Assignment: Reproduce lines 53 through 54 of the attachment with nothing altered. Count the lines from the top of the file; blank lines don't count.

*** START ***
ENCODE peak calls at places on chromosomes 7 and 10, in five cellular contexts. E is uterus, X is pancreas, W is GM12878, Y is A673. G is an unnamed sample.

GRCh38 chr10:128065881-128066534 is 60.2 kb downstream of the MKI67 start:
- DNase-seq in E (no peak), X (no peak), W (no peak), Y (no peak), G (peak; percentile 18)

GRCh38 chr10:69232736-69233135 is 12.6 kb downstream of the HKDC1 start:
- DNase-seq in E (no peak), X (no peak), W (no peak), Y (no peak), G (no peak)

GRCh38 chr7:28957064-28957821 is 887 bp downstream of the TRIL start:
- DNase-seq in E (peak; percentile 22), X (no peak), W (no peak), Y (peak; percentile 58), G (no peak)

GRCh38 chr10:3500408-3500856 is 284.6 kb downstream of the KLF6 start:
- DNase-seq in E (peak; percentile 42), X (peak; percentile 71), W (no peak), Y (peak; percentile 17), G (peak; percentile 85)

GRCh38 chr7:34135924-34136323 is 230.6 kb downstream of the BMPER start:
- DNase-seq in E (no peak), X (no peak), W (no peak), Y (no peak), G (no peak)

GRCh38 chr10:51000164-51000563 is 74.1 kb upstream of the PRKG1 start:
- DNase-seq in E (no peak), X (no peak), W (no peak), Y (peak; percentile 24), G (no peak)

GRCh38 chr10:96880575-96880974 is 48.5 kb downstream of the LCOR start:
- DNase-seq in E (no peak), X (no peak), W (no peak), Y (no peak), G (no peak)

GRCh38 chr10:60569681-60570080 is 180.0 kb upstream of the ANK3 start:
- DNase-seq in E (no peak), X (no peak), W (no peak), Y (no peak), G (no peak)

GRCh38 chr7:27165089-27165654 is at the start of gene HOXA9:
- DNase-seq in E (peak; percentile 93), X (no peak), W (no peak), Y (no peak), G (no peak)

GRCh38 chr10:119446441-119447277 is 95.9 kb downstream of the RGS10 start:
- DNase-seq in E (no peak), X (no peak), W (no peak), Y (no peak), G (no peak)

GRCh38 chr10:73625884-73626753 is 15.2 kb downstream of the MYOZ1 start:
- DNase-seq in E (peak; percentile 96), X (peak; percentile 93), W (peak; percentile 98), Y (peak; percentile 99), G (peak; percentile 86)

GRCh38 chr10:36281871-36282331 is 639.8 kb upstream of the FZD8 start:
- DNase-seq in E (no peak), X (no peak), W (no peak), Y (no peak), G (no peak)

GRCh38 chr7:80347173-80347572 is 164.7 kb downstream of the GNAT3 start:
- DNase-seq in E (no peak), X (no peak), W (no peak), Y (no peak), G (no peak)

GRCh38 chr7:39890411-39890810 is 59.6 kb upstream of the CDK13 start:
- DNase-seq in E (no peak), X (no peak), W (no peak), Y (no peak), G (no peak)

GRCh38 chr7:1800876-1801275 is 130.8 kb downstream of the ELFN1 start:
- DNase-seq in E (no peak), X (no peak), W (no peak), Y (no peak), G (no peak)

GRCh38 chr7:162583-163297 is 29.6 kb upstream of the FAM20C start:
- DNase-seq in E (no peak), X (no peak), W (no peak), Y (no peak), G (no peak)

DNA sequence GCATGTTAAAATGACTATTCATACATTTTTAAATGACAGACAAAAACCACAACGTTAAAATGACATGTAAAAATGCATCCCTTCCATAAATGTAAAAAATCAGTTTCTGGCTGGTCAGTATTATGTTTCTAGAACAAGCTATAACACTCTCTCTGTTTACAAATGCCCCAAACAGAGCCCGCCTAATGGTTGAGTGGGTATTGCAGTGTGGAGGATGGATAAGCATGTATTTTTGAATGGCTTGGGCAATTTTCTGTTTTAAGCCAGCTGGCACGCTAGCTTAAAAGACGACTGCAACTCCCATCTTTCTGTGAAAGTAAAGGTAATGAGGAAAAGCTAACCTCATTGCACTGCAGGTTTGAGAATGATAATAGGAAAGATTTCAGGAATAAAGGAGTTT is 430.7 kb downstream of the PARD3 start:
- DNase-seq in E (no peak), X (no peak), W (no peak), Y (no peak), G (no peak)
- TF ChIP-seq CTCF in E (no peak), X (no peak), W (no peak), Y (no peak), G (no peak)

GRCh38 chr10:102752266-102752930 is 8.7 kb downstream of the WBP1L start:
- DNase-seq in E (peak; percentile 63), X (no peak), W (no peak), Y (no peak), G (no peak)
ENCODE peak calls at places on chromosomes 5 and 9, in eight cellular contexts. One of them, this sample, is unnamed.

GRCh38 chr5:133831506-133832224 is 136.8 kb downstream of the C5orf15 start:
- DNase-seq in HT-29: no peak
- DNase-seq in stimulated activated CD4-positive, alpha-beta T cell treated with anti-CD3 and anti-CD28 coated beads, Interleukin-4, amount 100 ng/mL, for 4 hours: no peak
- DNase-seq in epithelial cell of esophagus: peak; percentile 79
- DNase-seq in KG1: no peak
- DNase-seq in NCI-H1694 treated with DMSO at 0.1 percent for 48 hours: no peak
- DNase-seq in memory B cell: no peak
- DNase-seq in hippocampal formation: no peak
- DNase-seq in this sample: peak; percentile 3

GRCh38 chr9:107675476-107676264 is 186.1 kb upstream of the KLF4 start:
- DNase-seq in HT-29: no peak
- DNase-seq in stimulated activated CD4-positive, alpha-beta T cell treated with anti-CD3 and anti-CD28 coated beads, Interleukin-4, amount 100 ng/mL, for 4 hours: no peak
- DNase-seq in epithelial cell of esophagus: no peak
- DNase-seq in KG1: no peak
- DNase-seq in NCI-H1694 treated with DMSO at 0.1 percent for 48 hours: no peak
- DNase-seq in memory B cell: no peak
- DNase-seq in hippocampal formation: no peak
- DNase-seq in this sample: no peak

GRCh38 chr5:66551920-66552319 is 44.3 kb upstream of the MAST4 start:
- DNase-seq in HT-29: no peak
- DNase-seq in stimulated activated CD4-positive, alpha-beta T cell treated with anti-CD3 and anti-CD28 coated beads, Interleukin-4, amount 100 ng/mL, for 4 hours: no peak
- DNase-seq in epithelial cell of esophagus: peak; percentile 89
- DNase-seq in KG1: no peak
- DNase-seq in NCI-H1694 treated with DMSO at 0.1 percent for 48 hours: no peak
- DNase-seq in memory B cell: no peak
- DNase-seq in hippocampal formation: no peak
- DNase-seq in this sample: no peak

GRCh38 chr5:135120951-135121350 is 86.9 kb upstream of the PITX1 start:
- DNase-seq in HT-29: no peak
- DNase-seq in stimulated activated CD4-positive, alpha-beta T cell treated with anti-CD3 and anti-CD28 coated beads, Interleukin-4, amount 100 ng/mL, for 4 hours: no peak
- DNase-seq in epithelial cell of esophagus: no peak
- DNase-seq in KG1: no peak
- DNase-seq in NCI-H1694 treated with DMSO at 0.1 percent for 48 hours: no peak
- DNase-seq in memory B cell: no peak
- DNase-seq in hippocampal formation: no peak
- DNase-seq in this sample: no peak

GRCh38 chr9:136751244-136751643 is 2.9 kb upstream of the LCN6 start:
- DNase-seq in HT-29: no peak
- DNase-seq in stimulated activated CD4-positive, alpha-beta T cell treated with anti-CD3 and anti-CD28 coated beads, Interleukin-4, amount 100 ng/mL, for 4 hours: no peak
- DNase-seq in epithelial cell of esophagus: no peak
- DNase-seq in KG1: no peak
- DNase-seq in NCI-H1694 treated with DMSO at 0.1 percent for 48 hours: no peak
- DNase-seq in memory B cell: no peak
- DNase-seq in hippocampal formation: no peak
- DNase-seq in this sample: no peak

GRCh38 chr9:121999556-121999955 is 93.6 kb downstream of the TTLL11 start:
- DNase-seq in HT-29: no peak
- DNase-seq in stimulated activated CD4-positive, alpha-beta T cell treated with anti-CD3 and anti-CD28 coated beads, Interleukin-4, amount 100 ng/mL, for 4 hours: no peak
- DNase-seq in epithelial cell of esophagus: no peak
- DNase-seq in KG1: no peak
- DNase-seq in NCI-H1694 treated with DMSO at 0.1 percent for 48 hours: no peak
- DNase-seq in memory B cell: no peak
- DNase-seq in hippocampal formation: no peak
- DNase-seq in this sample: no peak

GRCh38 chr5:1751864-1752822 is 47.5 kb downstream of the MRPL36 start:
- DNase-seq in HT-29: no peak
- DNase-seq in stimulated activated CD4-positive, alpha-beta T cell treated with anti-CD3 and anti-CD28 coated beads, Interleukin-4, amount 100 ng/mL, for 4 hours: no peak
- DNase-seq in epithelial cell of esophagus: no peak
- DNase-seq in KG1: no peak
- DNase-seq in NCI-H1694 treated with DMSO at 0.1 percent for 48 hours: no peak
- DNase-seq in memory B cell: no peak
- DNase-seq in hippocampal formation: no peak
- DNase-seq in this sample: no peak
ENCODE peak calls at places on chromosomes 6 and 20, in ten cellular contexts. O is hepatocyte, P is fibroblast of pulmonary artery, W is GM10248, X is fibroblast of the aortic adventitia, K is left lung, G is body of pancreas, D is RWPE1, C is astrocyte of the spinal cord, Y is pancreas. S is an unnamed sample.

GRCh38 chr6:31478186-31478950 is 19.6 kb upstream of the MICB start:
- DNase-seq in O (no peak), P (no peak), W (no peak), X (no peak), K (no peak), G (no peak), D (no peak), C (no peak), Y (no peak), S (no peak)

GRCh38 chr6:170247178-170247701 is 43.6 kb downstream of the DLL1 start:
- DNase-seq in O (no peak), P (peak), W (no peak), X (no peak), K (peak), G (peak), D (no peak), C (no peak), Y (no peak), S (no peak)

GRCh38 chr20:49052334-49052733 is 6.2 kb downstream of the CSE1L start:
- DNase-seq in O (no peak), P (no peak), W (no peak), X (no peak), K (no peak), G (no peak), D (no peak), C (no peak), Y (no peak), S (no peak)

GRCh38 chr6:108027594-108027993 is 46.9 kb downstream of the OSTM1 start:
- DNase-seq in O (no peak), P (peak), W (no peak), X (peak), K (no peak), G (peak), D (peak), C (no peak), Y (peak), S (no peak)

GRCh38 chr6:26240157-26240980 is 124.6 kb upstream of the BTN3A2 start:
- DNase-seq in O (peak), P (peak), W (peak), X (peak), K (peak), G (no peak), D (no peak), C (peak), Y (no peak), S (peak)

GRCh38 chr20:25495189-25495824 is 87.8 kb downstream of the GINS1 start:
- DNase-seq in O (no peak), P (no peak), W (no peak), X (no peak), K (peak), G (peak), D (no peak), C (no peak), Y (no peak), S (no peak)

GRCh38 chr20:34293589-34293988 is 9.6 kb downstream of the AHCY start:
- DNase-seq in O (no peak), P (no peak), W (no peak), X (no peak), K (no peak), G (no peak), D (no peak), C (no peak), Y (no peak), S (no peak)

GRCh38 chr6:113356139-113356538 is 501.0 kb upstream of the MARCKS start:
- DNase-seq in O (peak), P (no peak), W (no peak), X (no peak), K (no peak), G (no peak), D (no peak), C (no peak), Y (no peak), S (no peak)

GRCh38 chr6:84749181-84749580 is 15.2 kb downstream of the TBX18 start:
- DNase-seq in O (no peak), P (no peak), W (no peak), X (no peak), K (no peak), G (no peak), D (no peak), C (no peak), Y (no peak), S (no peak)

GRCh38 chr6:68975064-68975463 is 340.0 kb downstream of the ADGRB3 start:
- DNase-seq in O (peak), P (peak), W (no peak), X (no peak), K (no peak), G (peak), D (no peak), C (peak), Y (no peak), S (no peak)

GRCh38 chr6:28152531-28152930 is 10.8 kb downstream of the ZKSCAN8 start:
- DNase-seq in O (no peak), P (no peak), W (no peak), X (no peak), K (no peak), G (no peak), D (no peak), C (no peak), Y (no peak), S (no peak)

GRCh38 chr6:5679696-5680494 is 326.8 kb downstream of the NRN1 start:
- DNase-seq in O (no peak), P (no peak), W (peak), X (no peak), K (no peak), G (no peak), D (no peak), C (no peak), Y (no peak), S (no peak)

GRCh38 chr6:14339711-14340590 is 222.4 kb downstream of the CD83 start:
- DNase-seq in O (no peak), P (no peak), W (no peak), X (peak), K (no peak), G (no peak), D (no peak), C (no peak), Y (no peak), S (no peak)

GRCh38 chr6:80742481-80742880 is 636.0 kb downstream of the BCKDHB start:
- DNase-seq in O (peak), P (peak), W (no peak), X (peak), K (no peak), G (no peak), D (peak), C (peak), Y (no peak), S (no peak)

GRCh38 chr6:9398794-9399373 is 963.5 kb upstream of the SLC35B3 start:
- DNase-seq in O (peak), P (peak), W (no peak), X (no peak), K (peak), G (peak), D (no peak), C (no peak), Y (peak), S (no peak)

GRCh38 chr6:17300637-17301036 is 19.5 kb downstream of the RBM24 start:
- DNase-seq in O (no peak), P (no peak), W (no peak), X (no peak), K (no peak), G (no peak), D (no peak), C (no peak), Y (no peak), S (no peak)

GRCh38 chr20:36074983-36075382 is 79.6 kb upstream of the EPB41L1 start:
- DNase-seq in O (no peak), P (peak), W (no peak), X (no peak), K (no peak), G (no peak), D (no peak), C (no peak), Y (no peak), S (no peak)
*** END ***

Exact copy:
- DNase-seq in KG1: no peak
- DNase-seq in NCI-H1694 treated with DMSO at 0.1 percent for 48 hours: no peak